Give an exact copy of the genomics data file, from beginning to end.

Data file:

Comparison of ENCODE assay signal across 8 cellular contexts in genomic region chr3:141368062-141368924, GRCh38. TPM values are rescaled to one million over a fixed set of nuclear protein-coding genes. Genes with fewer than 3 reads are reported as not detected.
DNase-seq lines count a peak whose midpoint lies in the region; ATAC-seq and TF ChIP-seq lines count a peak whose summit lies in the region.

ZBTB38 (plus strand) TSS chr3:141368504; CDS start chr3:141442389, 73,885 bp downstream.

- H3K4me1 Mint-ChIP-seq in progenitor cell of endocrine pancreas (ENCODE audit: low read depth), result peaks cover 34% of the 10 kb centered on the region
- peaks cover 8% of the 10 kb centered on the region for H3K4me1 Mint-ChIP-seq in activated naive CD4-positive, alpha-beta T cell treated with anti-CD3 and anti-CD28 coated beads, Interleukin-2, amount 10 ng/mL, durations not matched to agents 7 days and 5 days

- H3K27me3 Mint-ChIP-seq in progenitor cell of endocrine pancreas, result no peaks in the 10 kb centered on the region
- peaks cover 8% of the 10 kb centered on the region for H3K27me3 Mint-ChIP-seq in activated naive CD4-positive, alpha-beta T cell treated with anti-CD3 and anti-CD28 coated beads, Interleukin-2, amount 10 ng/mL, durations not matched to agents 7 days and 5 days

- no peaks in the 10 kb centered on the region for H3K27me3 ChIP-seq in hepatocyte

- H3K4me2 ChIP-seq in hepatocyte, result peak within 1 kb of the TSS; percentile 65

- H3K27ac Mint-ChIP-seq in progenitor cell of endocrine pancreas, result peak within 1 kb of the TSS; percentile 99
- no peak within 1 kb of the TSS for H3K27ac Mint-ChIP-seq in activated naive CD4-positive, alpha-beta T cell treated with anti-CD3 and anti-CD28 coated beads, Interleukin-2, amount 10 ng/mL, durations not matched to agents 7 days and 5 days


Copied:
Comparison of ENCODE assay signal across 8 cellular contexts in genomic region chr3:141368062-141368924, GRCh38. TPM values are rescaled to one million over a fixed set of nuclear protein-coding genes. Genes with fewer than 3 reads are reported as not detected.
DNase-seq lines count a peak whose midpoint lies in the region; ATAC-seq and TF ChIP-seq lines count a peak whose summit lies in the region.

ZBTB38 (plus strand) TSS chr3:141368504; CDS start chr3:141442389, 73,885 bp downstream.

- H3K4me1 Mint-ChIP-seq in progenitor cell of endocrine pancreas (ENCODE audit: low read depth), result peaks cover 34% of the 10 kb centered on the region
- peaks cover 8% of the 10 kb centered on the region for H3K4me1 Mint-ChIP-seq in activated naive CD4-positive, alpha-beta T cell treated with anti-CD3 and anti-CD28 coated beads, Interleukin-2, amount 10 ng/mL, durations not matched to agents 7 days and 5 days

- H3K27me3 Mint-ChIP-seq in progenitor cell of endocrine pancreas, result no peaks in the 10 kb centered on the region
- peaks cover 8% of the 10 kb centered on the region for H3K27me3 Mint-ChIP-seq in activated naive CD4-positive, alpha-beta T cell treated with anti-CD3 and anti-CD28 coated beads, Interleukin-2, amount 10 ng/mL, durations not matched to agents 7 days and 5 days

- no peaks in the 10 kb centered on the region for H3K27me3 ChIP-seq in hepatocyte

- H3K4me2 ChIP-seq in hepatocyte, result peak within 1 kb of the TSS; percentile 65

- H3K27ac Mint-ChIP-seq in progenitor cell of endocrine pancreas, result peak within 1 kb of the TSS; percentile 99
- no peak within 1 kb of the TSS for H3K27ac Mint-ChIP-seq in activated naive CD4-positive, alpha-beta T cell treated with anti-CD3 and anti-CD28 coated beads, Interleukin-2, amount 10 ng/mL, durations not matched to agents 7 days and 5 days